Dandy In Aspic explains how the store came in being:
Unlike John Pearse, Mr.Fish, or John Stephen, Michael Rainey did not have a previous experience in fashion industry. He drew his inspiration from his stylish friends, such as his wife’s brother Julian Ormsby-Gore, aristocrat Neil Winterbotham or antique dealer Christopher Gibbs.
However, the success of Hung on You was short-lived – it closed down in September 1968. It was a part of the same pattern that caused the downfall of Granny Takes a Trip – expensive fabrics, cost of tailoring and inability of combining laid-back mentality with business. During its short existence, however, Hung on You was an influential place in an exclusive circle of London’s young, rich and famous. Nik Cohn wrote: When you shopped at Hung On You, you felt like both Oscar Wilde and Captain Marvel, locked up inside one body(…) From past and present, and future, influence and cross-influence, Rainey wound up with something all his own, a personal montage. In my view, he was the most original designer that English menswear has produced.
The V&A adds:
Widely perceived as a style leader of her generation, Jane Ormsby-Gore worked for Vogue in the early 1960s and was involved in Hung on You, an avant garde men’s clothing shop in Chelsea owned by her then husband Michael Rainey. She has worked for antique dealer Christopher Gibbs, interior designer David Mlinaric, and now runs her own interior design company, JR Design, based in London.
Below are extracts from an interview recorded with Jane Ormsby-Gore in March 2006:
In 1960 I ‘came out’ and went to all those parties. People were very conventionally dressed. The kind of dress I had to wear was of white tulle, fluffy and puffy. But by then I had already been buying jeans in America (where later on, my father, Lord Harlech, was British Ambassador). We were cutting off the belts, making hipsters, sewing them up for drainpipes and putting them in the washing machine for four goes, much to the fury of every one in the household. My eldest brother was a huge fashion person, going to that place Stan’s where you had winkle pickers made – amazing shoes. When he was at Eton he wore elastic sided boots and had long hair. Coming Out was pretty good torture… Bazaar was OK for Ascot and that kind of thing.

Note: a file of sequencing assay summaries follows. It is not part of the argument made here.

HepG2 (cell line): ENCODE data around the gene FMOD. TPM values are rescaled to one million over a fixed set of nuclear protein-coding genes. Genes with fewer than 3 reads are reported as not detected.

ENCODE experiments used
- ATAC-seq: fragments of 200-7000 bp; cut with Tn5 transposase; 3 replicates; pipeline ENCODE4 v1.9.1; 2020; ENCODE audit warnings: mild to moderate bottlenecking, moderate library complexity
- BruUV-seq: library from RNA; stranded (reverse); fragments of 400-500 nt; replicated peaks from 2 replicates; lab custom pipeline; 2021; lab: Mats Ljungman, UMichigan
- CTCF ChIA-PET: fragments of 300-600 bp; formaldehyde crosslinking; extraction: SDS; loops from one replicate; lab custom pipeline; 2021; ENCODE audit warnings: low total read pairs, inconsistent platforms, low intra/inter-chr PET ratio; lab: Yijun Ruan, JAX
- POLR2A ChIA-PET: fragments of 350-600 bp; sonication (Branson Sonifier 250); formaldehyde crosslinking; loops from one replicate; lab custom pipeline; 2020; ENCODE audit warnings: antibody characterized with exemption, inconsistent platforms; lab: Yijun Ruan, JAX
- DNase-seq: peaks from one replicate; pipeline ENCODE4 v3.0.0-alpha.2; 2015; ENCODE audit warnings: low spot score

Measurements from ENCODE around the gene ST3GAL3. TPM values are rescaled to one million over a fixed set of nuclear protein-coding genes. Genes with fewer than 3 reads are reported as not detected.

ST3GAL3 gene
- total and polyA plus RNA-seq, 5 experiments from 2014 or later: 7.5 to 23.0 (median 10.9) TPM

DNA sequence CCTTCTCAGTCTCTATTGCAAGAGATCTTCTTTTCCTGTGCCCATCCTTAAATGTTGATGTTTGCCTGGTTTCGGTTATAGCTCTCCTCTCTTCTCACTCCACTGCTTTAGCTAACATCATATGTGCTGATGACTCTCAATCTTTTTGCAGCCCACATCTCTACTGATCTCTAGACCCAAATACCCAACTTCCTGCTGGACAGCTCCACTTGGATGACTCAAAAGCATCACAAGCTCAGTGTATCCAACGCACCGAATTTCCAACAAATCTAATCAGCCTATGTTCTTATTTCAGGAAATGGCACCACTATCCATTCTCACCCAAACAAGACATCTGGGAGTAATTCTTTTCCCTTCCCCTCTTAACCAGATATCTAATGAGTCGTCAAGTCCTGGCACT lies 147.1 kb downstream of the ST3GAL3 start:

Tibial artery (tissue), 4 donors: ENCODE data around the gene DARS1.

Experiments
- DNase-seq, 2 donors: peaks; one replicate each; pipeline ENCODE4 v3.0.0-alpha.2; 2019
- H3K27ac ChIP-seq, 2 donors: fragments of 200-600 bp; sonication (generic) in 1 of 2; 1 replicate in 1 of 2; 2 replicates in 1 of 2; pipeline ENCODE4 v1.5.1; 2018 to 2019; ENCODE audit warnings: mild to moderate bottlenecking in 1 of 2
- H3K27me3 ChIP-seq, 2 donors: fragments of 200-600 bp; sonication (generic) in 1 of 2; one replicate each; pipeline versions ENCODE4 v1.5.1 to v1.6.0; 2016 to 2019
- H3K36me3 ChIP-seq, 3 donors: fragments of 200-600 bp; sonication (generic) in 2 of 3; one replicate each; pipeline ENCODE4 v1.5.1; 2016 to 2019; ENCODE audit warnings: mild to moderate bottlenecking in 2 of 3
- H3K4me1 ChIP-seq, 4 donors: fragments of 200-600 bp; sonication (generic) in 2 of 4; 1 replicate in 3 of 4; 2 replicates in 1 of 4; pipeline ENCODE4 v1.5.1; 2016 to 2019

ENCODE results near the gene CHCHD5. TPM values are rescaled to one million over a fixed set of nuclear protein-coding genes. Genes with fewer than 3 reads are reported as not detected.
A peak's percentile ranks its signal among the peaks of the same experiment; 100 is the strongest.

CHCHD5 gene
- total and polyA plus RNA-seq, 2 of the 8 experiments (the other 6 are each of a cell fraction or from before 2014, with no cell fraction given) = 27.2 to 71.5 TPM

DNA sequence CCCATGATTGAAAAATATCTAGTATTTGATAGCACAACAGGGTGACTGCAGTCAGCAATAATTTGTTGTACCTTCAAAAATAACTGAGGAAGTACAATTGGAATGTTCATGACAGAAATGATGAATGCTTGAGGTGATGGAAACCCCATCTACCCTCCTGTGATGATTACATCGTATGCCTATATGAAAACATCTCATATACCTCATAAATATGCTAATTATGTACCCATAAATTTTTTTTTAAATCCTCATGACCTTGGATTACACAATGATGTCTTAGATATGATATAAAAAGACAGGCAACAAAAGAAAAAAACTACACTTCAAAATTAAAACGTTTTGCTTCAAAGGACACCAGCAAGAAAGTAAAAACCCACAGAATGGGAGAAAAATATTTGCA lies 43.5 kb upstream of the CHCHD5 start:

When I came back to London from New York in about 1961-62 that was when I started buying lots of second hand clothes and mixing and matching and cutting off skirts. I went to work for Christopher Gibbs in his first shop in Islington…. I’d stay out all night dancing and used to loll about in the back room and put up a notice saying ‘Ring the bell if you need a hand.’
Then, I think because of my amusing way of dressing, I was asked to work for Vogue… selecting things, finding things that I thought were interesting. I must have been a complete nightmare. I remember not being allowed to wear trousers to work there. I used to try and sneak in by the back lift. The editor was Beatrix Miller. She was so heavenly… she used to lay out photographs and we would look at them.
In that time my then husband, Michael Rainey opened Hung on You in Chelsea Green. He was like a mannequin, incredibly well dressed. He always had quite a conventional approach to things, but with a twist. We were seeking the Holy Grail at that moment and always very high-minded and spiritual. He was very influenced by that. Those leather jerkins he made were all to do with the rising spirit. We started going to Glastonbury and all that kind of thing… We all had rather a different look.
My contribution to Hung on You was purely talking and discussing things at home. We were very influenced by Byron… those Byron shirts with frilly fronts and big sleeves. And literature: Spencer’s Fairie Queene… that sort of mood, rather romantic. He would find… lovely materials, all made in London in the East End by proper old fashioned tailors. Everything beautifully made. He was a great stickler. I suppose the Stones and Beatles would come in and say, ‘We want four of those …’